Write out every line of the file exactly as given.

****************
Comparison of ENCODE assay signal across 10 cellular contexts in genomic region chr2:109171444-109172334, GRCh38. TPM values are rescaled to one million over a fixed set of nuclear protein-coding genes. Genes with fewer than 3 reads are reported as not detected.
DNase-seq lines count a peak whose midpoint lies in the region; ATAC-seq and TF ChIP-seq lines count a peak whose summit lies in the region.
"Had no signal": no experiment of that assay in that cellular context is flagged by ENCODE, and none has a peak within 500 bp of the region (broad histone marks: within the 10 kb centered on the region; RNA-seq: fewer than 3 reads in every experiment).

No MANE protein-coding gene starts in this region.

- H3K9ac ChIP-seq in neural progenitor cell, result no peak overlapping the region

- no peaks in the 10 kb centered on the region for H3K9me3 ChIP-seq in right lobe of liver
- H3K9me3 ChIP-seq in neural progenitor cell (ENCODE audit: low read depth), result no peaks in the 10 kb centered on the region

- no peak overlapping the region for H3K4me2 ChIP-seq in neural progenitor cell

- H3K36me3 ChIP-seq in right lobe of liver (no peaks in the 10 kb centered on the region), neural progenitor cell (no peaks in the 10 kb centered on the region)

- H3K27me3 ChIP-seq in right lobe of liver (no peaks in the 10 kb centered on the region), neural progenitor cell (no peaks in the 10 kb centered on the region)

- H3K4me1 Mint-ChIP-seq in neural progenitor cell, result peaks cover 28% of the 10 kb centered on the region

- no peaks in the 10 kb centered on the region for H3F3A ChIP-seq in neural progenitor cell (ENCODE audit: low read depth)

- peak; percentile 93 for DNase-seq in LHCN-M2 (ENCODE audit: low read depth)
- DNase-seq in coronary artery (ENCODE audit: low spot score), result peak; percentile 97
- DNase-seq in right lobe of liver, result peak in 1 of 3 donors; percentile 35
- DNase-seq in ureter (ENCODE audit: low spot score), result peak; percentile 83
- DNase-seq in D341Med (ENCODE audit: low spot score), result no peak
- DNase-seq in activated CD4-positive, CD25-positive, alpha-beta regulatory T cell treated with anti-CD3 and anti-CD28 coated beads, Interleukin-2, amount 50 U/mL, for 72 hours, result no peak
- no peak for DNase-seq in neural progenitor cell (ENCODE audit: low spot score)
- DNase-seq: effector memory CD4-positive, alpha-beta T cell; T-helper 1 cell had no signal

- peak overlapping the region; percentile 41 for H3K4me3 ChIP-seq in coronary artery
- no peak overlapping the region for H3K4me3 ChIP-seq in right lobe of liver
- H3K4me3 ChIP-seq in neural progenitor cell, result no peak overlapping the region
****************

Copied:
Comparison of ENCODE assay signal across 10 cellular contexts in genomic region chr2:109171444-109172334, GRCh38. TPM values are rescaled to one million over a fixed set of nuclear protein-coding genes. Genes with fewer than 3 reads are reported as not detected.
DNase-seq lines count a peak whose midpoint lies in the region; ATAC-seq and TF ChIP-seq lines count a peak whose summit lies in the region.
"Had no signal": no experiment of that assay in that cellular context is flagged by ENCODE, and none has a peak within 500 bp of the region (broad histone marks: within the 10 kb centered on the region; RNA-seq: fewer than 3 reads in every experiment).

No MANE protein-coding gene starts in this region.

- H3K9ac ChIP-seq in neural progenitor cell, result no peak overlapping the region

- no peaks in the 10 kb centered on the region for H3K9me3 ChIP-seq in right lobe of liver
- H3K9me3 ChIP-seq in neural progenitor cell (ENCODE audit: low read depth), result no peaks in the 10 kb centered on the region

- no peak overlapping the region for H3K4me2 ChIP-seq in neural progenitor cell

- H3K36me3 ChIP-seq in right lobe of liver (no peaks in the 10 kb centered on the region), neural progenitor cell (no peaks in the 10 kb centered on the region)

- H3K27me3 ChIP-seq in right lobe of liver (no peaks in the 10 kb centered on the region), neural progenitor cell (no peaks in the 10 kb centered on the region)

- H3K4me1 Mint-ChIP-seq in neural progenitor cell, result peaks cover 28% of the 10 kb centered on the region

- no peaks in the 10 kb centered on the region for H3F3A ChIP-seq in neural progenitor cell (ENCODE audit: low read depth)

- peak; percentile 93 for DNase-seq in LHCN-M2 (ENCODE audit: low read depth)
- DNase-seq in coronary artery (ENCODE audit: low spot score), result peak; percentile 97
- DNase-seq in right lobe of liver, result peak in 1 of 3 donors; percentile 35
- DNase-seq in ureter (ENCODE audit: low spot score), result peak; percentile 83
- DNase-seq in D341Med (ENCODE audit: low spot score), result no peak
- DNase-seq in activated CD4-positive, CD25-positive, alpha-beta regulatory T cell treated with anti-CD3 and anti-CD28 coated beads, Interleukin-2, amount 50 U/mL, for 72 hours, result no peak
- no peak for DNase-seq in neural progenitor cell (ENCODE audit: low spot score)
- DNase-seq: effector memory CD4-positive, alpha-beta T cell; T-helper 1 cell had no signal

- peak overlapping the region; percentile 41 for H3K4me3 ChIP-seq in coronary artery
- no peak overlapping the region for H3K4me3 ChIP-seq in right lobe of liver
- H3K4me3 ChIP-seq in neural progenitor cell, result no peak overlapping the region